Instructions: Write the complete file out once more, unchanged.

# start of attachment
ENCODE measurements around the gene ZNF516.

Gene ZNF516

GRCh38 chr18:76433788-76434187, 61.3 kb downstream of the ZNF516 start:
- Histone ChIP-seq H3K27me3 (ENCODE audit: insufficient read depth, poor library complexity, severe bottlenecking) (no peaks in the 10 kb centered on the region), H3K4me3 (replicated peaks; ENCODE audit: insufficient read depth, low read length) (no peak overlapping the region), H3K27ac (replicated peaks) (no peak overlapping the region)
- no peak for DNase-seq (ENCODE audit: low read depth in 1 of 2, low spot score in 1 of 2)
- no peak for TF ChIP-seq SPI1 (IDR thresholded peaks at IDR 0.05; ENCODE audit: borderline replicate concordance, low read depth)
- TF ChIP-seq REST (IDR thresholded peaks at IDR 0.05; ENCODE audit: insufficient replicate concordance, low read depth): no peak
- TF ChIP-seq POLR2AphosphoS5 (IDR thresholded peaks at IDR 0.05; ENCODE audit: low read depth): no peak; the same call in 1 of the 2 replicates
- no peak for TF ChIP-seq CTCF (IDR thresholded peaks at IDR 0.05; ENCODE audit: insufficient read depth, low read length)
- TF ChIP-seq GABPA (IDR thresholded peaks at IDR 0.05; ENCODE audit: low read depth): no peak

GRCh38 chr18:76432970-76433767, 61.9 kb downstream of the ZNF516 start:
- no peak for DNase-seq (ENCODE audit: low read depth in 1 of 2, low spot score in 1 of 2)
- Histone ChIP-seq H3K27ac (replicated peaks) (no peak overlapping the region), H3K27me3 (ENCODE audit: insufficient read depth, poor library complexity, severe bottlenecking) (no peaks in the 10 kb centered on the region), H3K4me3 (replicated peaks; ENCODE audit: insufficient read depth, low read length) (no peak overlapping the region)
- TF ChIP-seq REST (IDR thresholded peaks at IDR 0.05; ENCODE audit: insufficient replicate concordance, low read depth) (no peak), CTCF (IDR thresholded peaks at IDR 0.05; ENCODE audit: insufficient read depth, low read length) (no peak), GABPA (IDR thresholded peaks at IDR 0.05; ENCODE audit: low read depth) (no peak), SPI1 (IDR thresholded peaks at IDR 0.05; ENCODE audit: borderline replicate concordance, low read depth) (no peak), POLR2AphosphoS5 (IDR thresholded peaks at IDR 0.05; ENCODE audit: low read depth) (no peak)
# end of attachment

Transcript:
ENCODE measurements around the gene ZNF516.

Gene ZNF516

GRCh38 chr18:76433788-76434187, 61.3 kb downstream of the ZNF516 start:
- Histone ChIP-seq H3K27me3 (ENCODE audit: insufficient read depth, poor library complexity, severe bottlenecking) (no peaks in the 10 kb centered on the region), H3K4me3 (replicated peaks; ENCODE audit: insufficient read depth, low read length) (no peak overlapping the region), H3K27ac (replicated peaks) (no peak overlapping the region)
- no peak for DNase-seq (ENCODE audit: low read depth in 1 of 2, low spot score in 1 of 2)
- no peak for TF ChIP-seq SPI1 (IDR thresholded peaks at IDR 0.05; ENCODE audit: borderline replicate concordance, low read depth)
- TF ChIP-seq REST (IDR thresholded peaks at IDR 0.05; ENCODE audit: insufficient replicate concordance, low read depth): no peak
- TF ChIP-seq POLR2AphosphoS5 (IDR thresholded peaks at IDR 0.05; ENCODE audit: low read depth): no peak; the same call in 1 of the 2 replicates
- no peak for TF ChIP-seq CTCF (IDR thresholded peaks at IDR 0.05; ENCODE audit: insufficient read depth, low read length)
- TF ChIP-seq GABPA (IDR thresholded peaks at IDR 0.05; ENCODE audit: low read depth): no peak

GRCh38 chr18:76432970-76433767, 61.9 kb downstream of the ZNF516 start:
- no peak for DNase-seq (ENCODE audit: low read depth in 1 of 2, low spot score in 1 of 2)
- Histone ChIP-seq H3K27ac (replicated peaks) (no peak overlapping the region), H3K27me3 (ENCODE audit: insufficient read depth, poor library complexity, severe bottlenecking) (no peaks in the 10 kb centered on the region), H3K4me3 (replicated peaks; ENCODE audit: insufficient read depth, low read length) (no peak overlapping the region)
- TF ChIP-seq REST (IDR thresholded peaks at IDR 0.05; ENCODE audit: insufficient replicate concordance, low read depth) (no peak), CTCF (IDR thresholded peaks at IDR 0.05; ENCODE audit: insufficient read depth, low read length) (no peak), GABPA (IDR thresholded peaks at IDR 0.05; ENCODE audit: low read depth) (no peak), SPI1 (IDR thresholded peaks at IDR 0.05; ENCODE audit: borderline replicate concordance, low read depth) (no peak), POLR2AphosphoS5 (IDR thresholded peaks at IDR 0.05; ENCODE audit: low read depth) (no peak)